East Ramapo School District on Comptroller’s radar

BY KATHY KAHN

With a full house eager to hear how the state’s finances are being managed—and also just as eager to hear how New York is spending taxpayer dollars—Comptroller Tom DiNapoli spoke for 45 minutes March 19 at  luncheon held by the Rockland Business Association at The Crowne Plaza in Suffern.

Proposed monitoring board for East Ramapo School District

After giving an overview of what his office does in terms of auditing every municipality in the state, as well as their various departments, making sure they are spending taxpayer dollars wisely and not letting any money slip between the cracks, DiNapoli has the task of making recommendations that don’t sit well with some: East Ramapo School District may soon have a monitor to oversee their actions and spending, something its elected school board members are not happy about.

“East Ramapo used to be one of the best districts in Rockland,” said RBA President Al Samuels. Now, it is in the top three of the most fiscally stressed districts in the state at 86.7 percent, a situation DiNapoli’s office can physically monitor and make changes to improve the current ruinous financial state the district is in.  “It’s not something we like to do, but in certain situations, a monitor is required, and this is one of them.”

Thruway Authority: Open your books and let taxpayers have a look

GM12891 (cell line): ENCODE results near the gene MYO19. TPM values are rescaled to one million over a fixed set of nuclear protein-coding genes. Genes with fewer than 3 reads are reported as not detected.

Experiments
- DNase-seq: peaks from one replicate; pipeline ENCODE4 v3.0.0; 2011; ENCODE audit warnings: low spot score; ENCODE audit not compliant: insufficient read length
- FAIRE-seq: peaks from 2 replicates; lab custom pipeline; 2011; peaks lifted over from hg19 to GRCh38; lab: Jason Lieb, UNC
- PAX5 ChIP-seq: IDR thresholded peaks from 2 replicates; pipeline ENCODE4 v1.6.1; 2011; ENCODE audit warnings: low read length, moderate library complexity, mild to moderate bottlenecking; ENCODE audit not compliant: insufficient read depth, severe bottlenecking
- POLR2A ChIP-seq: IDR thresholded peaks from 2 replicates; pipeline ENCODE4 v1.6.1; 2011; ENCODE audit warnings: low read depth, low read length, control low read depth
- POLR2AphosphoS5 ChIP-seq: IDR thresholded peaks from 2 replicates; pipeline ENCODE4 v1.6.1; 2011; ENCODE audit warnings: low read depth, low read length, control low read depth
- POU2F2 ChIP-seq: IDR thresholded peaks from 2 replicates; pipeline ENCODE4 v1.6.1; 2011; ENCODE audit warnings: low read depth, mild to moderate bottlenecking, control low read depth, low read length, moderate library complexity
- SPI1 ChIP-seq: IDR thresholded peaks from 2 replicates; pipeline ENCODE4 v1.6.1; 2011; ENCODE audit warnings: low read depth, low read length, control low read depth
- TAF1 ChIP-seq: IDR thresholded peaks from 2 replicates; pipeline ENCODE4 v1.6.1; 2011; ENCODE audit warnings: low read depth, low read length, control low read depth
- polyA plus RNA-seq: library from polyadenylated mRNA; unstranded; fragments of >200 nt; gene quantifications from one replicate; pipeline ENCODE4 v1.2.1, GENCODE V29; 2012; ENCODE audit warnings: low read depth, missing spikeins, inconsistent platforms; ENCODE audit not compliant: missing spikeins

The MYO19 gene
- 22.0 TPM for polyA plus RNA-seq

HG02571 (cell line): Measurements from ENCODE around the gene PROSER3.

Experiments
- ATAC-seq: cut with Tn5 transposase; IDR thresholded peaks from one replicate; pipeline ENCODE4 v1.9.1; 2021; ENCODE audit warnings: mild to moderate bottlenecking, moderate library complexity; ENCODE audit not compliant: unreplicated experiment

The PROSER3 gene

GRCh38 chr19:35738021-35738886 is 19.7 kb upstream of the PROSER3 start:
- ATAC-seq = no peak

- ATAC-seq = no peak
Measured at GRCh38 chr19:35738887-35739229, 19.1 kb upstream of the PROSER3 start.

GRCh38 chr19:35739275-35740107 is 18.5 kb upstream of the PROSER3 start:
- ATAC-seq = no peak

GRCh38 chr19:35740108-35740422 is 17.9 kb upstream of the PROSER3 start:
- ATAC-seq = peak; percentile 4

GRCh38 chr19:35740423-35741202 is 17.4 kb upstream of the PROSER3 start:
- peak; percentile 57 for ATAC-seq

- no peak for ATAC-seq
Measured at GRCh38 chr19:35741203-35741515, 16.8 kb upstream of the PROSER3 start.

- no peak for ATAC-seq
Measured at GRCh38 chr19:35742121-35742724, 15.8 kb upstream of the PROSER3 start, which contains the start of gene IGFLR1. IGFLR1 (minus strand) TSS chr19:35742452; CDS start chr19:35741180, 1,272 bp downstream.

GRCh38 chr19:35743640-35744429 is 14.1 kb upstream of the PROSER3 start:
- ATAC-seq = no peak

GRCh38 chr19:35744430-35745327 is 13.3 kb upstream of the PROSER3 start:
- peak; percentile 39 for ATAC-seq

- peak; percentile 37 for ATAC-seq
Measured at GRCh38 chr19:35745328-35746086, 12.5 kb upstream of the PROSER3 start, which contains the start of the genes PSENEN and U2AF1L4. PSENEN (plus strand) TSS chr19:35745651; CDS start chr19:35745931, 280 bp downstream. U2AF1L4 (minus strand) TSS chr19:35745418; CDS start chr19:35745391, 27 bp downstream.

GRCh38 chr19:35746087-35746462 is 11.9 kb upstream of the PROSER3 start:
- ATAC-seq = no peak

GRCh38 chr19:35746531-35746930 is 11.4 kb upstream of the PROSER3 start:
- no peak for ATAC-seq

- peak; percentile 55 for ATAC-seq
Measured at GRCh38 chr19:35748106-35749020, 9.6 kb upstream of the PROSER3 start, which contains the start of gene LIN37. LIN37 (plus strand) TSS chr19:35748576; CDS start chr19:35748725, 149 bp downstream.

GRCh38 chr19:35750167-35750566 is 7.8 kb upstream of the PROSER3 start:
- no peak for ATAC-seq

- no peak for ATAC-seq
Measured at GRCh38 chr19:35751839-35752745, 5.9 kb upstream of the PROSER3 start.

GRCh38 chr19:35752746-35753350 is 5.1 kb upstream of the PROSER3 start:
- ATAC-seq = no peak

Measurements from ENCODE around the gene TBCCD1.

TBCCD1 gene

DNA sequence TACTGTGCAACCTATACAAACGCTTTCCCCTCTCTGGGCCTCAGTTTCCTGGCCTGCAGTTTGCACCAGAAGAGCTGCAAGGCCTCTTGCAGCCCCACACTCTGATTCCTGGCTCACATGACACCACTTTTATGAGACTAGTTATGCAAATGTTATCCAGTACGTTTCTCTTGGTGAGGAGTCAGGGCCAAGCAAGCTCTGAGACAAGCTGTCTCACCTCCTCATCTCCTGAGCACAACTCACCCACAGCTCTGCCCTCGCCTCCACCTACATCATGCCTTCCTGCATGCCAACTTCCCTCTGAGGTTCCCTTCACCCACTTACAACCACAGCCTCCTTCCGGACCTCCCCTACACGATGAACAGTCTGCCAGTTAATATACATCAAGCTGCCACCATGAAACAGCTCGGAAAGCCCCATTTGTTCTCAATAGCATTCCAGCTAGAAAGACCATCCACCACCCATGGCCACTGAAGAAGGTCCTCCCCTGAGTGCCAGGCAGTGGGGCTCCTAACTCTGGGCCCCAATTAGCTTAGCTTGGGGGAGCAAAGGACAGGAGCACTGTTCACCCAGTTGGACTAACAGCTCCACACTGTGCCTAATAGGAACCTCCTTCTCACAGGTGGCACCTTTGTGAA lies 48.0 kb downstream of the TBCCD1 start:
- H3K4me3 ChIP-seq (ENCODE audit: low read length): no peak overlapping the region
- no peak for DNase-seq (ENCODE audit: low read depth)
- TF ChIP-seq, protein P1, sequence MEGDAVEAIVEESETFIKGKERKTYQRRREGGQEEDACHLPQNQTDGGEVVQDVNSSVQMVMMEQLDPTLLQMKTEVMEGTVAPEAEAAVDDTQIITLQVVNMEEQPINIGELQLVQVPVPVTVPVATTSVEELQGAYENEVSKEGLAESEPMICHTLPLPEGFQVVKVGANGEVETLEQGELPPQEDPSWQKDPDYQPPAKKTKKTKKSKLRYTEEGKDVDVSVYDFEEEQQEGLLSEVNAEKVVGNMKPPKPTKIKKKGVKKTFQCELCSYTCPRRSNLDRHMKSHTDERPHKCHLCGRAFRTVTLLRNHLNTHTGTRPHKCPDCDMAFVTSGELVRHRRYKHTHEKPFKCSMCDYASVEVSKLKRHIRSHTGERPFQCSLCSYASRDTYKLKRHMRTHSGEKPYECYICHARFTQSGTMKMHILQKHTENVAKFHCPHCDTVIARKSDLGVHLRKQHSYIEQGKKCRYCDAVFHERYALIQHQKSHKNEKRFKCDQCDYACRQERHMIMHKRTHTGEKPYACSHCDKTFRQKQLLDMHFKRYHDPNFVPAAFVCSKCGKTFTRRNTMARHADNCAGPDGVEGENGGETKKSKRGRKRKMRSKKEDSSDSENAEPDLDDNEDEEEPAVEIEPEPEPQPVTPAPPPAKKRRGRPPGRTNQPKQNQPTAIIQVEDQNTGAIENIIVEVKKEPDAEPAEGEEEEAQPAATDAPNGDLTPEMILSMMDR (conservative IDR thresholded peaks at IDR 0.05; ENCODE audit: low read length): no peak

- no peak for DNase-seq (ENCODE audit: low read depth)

Another area of concern for DiNapoli is the multi-billion dollar windfall New York received in settlement costs from Wall Street. “From my point of view, we can’t look at this as surplus. It’s a one-time windfall. We should not function thinking in will continue to keep happening. We need to use it for one time expenses.”

One of those one-time expenses is the new Tappan Zee Bridge, where construction is starting to pick up as the weather warms. Gov. Cuomo proposed taking $1.3 billion of the windfall money and using it to finance the bridge.  DiNapoli urged caution.

“The Thruway Authority needs to create a financing plan and let us know what it will cost. Let the public know what the impact will be,” said DiNapoli. “It continues to be a source of concern. There are some new people in place—we hoping for more transparency…the wording of the Capital Projects fund needs to tighten up the ‘back door.’ We need full details of financing.”

Empire State Development Corporation: Are taxpayer dollars really creating jobs?

A report released in mid-March questioning the expenditures and ultimate outcomes of the jobs ESDC claims to create using taxpayer dollars to support new and existing companies has Cuomo’s teeth on edge.

According to DiNapoli’s findings, ESDC’s debt outstanding totaled more than $10.7 billion for its fiscal year ended March 31, 2014 and increased 20 percent compared to 2013. Almost that entire total is State-supported debt, or borrowing conducted on behalf of the State. ESDC is one of the primary vehicles for such “backdoor borrowing,” which is conducted on behalf of the State with no requirement for voter approval.

Cuomo has asked the Legislature to grant the ESDC, created in 2008, a ten-year extension—with some reforms– and strongly disagrees with the comptroller’s findings.

Comptroller makes recommendations on proposed 2015-2016 New York State fiscal budget

On in March, 2015, the Comptroller’s office released its executive summary Executive Budget Amendments to the $141.8 million budget proposed by Gov. Cuomo on January 21.

Copies of the Comptroller’s reports can be found on www.osc.state.ny.us  and the public can sign up for its weekly newsletter on the site.